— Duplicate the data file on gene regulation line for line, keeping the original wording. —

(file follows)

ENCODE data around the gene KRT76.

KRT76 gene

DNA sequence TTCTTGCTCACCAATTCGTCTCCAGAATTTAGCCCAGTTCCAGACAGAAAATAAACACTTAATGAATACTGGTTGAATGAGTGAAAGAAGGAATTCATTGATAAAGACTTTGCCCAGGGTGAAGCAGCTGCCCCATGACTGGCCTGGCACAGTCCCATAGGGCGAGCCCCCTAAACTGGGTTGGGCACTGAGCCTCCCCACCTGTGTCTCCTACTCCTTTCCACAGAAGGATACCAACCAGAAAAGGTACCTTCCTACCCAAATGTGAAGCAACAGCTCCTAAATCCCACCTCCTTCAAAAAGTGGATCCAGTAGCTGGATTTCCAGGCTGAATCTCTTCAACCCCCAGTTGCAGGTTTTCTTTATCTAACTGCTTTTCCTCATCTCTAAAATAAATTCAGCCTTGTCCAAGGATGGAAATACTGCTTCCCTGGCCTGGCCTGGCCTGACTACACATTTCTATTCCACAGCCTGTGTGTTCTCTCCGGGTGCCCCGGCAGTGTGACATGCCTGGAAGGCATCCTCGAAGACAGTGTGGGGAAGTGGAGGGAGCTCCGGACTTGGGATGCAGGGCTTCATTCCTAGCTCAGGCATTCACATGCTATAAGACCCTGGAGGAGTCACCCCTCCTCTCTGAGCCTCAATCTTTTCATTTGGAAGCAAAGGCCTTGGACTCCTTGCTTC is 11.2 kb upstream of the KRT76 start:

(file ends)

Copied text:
ENCODE data around the gene KRT76.

KRT76 gene

DNA sequence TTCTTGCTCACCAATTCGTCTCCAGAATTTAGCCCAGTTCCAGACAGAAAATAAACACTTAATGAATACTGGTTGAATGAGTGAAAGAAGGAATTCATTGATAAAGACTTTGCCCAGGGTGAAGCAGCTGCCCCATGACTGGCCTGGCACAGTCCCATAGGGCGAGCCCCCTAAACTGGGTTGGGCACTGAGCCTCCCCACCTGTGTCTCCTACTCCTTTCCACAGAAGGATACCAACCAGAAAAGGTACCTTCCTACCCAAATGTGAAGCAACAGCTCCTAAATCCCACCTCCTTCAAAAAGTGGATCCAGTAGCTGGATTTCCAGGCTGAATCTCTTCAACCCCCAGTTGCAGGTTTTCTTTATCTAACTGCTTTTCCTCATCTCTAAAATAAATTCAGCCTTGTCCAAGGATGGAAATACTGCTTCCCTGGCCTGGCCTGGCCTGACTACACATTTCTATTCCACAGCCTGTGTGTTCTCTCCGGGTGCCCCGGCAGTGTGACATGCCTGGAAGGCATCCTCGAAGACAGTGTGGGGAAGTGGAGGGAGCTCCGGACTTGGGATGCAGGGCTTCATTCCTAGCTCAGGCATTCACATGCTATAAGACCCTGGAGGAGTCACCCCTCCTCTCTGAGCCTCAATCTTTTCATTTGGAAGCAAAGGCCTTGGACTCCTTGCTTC is 11.2 kb upstream of the KRT76 start: